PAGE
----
While Black protests spurred federal action, they were not universally welcomed, especially by many whites. White fear was validated all the way at the top by President Johnson. The role of white supremacy makes the Kerner Commission documents more complex than its liberal appearance connotes. In a dog whistle call to white voters, President Johnson sought to divide the Black community and undermine the political implications of the protests from the start of the Kerner Commission. In Johnson’s 1967 address to the nation on civil disorders[viii], he stated that “the looting, arson, plunder, and pillage which have occurred are not part of a civil rights protest…The criminals who committed these acts of violence against the people deserve to be punished—and they must be punished. Explanations may be offered, but nothing can excuse what they have done.”[ix]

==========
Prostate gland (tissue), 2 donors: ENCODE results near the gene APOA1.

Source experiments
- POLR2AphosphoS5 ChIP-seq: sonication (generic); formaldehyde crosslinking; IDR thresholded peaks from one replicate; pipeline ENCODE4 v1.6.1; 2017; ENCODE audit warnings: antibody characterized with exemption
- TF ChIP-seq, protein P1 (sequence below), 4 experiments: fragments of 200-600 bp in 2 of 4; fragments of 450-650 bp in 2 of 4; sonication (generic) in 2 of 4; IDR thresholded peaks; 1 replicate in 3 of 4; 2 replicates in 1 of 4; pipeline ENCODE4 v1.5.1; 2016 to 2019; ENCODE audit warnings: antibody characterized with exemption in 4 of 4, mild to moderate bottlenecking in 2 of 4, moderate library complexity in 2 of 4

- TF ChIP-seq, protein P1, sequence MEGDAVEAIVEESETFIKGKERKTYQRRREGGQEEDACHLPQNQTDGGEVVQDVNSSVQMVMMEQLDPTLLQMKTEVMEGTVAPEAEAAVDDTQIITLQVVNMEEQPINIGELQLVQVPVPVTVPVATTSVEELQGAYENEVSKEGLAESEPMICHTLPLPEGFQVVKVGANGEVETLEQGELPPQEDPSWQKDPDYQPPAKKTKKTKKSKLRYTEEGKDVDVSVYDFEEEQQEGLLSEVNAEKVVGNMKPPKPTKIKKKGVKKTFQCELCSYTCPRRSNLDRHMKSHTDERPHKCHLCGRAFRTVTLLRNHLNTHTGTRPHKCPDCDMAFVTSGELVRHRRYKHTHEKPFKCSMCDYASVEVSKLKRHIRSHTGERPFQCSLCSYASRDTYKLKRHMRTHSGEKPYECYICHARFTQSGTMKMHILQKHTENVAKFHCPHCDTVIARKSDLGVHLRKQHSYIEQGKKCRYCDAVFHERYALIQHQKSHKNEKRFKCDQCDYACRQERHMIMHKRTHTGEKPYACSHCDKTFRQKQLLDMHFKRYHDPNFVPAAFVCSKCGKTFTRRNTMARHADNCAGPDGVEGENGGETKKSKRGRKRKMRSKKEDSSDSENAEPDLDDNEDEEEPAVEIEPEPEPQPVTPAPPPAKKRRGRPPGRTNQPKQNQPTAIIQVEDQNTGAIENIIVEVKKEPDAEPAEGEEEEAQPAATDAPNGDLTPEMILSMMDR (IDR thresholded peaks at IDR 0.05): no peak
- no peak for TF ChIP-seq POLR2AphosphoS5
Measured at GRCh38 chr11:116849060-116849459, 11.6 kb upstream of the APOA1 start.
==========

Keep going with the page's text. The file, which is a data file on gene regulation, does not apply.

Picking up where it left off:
It is clear Johnson is already choosing, even before the commission’s work has begun, to criminalize the rioters instead of viewing their efforts as democratic activism. By not even showing a willingness to hear reasons for such behavior, Johnson puts whiteness in a democratic bubble, protecting it from any potential threat (and also precluding structural reform). In this way, Johnson embodies the philosopher Charles Mills’ contention that “the white delusion of racial superiority insulates itself against refutation.”[x] Johnson ultimately ignored the Commission’s finding and failed to act on many of their suggestions. This set the stage for the law-and-order surge to come in the following Republican-controlled Congress and the presidencies of Richard Nixon and Ronald Reagan, further damaging the liberal state of U.S. democracy. “If riots can be partly explained as the work of a few agitators or hoodlums, it is then much easier to engage wide support in repudiating violent methods of social protest.”[xi] This mindset guided the use of police and military in regulating national turmoil, and also impacted residential housing patterns of different races.